Villa Torlonia is one of the unmissable hidden gems in Rome. Located in the district Bologna Nomentana the villa and surrounding gardens formerly belongs to the Torlonia family. It was designed by the Neoclassical architect Giuseppe Valadier. Construction began in 1806 for the banker Giovanni Torlonia (1756–1829) and was not finished by his son Alessandro (1800–1880).
The italian dictator Mussolini rented it from the Torlonia for one lira a year to use as his state residence from the 1920s onwards. It was abandoned after 1945, and allowed to decay in the following decades, but recent restoration work has allowed it to be opened to the public as a museum owned and operated by Rome’s municipality.
Between 1802 and 1806 Valadier turned the main building into a palace, and transformed other buildings. He also laid out the park with symmetrical avenues around the palace. Numerous works of classical art, many of which were sculptures, were purchased to furnish the palace. Following the death of Giovanni, Alessandro commissioned the painter and architect Giovan Battisti Caretti in 1832 to further develop the property. In addition to expanding the buildings, Caretti constructed several buildings in the park. These included the False Ruins, the Temple of Saturn, and the Tribuna con Fontana.
To plan and carry out other works Alessandro employed Quintiliano Raimondi for the theatre and orangerie (today known as the “Lemon-house”), and Giuseppe Jappelli, who was in charge of the entire south section of the grounds, which he transformed with avenues, small lakes, exotic plants and unusual buildings. These included the Swiss Hut (later rebuilt as the Casina delle Civette), the Conservatory, the Tower and Moorish Grotto, and the Tournament Field. The project culminated in 1842 with the erection of two pink granite obelisks that commemorated Alessandro’s parents.
In 1919 a large underground 3rd- and 4th-century Jewish catacomb was discovered in the north-west area of the grounds. In 1925 the Villa was given to Mussolini as a residence, where he remained until 1943, with few changes to the aboveground structures.
Underground, an air-raid shelter was first constructed in the garden of the villa, and then, in a second stage of building, a much larger and more complex airtight bunker was constructed under the villa itself, with the intention of resisting both aerial bombardment and chemical warfare.
In June 1944 the property was all occupied by the Allied High Command which remained there until 1947. The Villa was bought by the Municipality of Rome in 1977 and a year later it was opened to the public, but with many of the buildings in a run-down state. Restoration was initiated in the 1990s, and has been completed with the inclusion of the Theatre and the exception of the Moorish Conservatory (Serra Moresca). The landscaped grounds are in the English ‘picturesque’ style.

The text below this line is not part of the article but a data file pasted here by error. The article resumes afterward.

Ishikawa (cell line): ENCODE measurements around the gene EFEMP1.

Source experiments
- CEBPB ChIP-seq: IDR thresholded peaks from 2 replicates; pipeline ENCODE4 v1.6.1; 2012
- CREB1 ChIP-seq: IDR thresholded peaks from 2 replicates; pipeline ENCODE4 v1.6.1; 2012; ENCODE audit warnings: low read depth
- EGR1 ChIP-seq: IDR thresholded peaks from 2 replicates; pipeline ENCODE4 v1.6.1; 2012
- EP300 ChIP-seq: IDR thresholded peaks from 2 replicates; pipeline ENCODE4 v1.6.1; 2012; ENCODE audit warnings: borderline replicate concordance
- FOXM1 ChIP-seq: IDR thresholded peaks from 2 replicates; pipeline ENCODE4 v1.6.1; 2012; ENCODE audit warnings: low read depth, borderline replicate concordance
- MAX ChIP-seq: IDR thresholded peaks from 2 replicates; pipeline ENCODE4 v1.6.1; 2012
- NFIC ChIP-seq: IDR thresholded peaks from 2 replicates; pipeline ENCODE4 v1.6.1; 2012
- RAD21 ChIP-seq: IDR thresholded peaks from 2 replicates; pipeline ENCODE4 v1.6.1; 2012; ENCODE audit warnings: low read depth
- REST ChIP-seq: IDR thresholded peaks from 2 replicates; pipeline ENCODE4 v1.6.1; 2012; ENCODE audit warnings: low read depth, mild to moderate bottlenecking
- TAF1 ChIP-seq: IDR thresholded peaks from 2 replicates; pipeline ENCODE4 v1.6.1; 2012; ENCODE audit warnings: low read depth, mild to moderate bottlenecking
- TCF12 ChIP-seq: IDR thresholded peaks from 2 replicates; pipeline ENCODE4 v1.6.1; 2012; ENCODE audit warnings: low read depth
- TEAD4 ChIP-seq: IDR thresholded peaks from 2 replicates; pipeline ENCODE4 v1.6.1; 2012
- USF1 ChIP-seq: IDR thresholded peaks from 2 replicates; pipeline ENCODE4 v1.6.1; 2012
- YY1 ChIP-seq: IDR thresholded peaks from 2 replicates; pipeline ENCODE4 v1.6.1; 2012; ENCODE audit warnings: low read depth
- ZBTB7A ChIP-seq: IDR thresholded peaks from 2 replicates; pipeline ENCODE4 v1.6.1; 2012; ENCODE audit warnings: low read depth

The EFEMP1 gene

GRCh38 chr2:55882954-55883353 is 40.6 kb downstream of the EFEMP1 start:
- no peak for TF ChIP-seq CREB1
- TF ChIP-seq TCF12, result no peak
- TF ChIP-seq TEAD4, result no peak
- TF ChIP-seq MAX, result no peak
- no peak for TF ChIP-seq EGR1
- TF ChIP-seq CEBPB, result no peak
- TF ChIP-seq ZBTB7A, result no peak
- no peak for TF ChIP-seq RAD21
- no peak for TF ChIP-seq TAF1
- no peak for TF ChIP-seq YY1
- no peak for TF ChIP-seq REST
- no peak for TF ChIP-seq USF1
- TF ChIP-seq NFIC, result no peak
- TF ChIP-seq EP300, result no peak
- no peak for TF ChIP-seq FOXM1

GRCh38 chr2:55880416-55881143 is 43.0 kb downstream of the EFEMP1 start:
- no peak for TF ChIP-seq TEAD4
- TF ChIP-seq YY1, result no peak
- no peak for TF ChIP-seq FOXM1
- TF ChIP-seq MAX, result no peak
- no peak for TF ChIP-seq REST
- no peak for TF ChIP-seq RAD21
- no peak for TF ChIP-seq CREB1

The museum in the villa contains a small collection of pieces of statuary from the Torlonia collection found in the Villa and several pieces found in the gardens. Giovanni and Alessandro were for almost a century leading figures in the field of art collecting. The works exhibited were in part produced by Bartolomeo Cavaceppi (1716–1799), an eighteenth-century sculptor, restorer and antiques dealer, following Giovanni’s purchase in 1800 of all the works in Cavaceppi’s studio.
Other exhibits come from other Torlonia properties and include pieces of the Villa’s furniture that managed to survive the years of neglect. Other exhibits include three plaster reliefs by Antonio Canova, a woman’s head in the style of Michelangelo, several pieces of furniture,and a marble pediment taken from a tomb on the Appian Way. All of these were discovered in the basement of the theatre in the gardens. A final section of the museum is the reconstructed Bedchamber of Giovanni Torlonia (1872–1938), with the pieces of furniture that were used by Benito Mussolini during the period he resided in the Villa.
The Casina delle Civette (House of the Little Owls) results from a series of additions to the nineteenth-century “Swiss Cabin”, which was originally intended as a refuge from the formality of the main residence. It was designed in 1840 by Jappelli. The outside of the house was faced with blocks of tufa, while the inside was painted in tempera. The complex now consists of two buildings, the main house and the annexe, connected by a small wooden gallery and an underground passage. These buildings bear little resemblance to the original. In 1908, architect Enrico Gennari began to convert the small building into a residence with huge windows, loggias, porticos and turrets, decorated with majolica and stained glass.
From 1916 the building began to be known as the “House of the Little Owls”, probably because the motif of the little owl is used widely in the decorations and furnishings. The Casina delle Civette can be visited as part of the museum. The twenty rooms include 54 pieces of stained glass replaced, after restoration, in their original positions, 18 pieces of stained glass acquired and displayed on separate frames, and 105 sketches and preparatory cartoons for stained glass.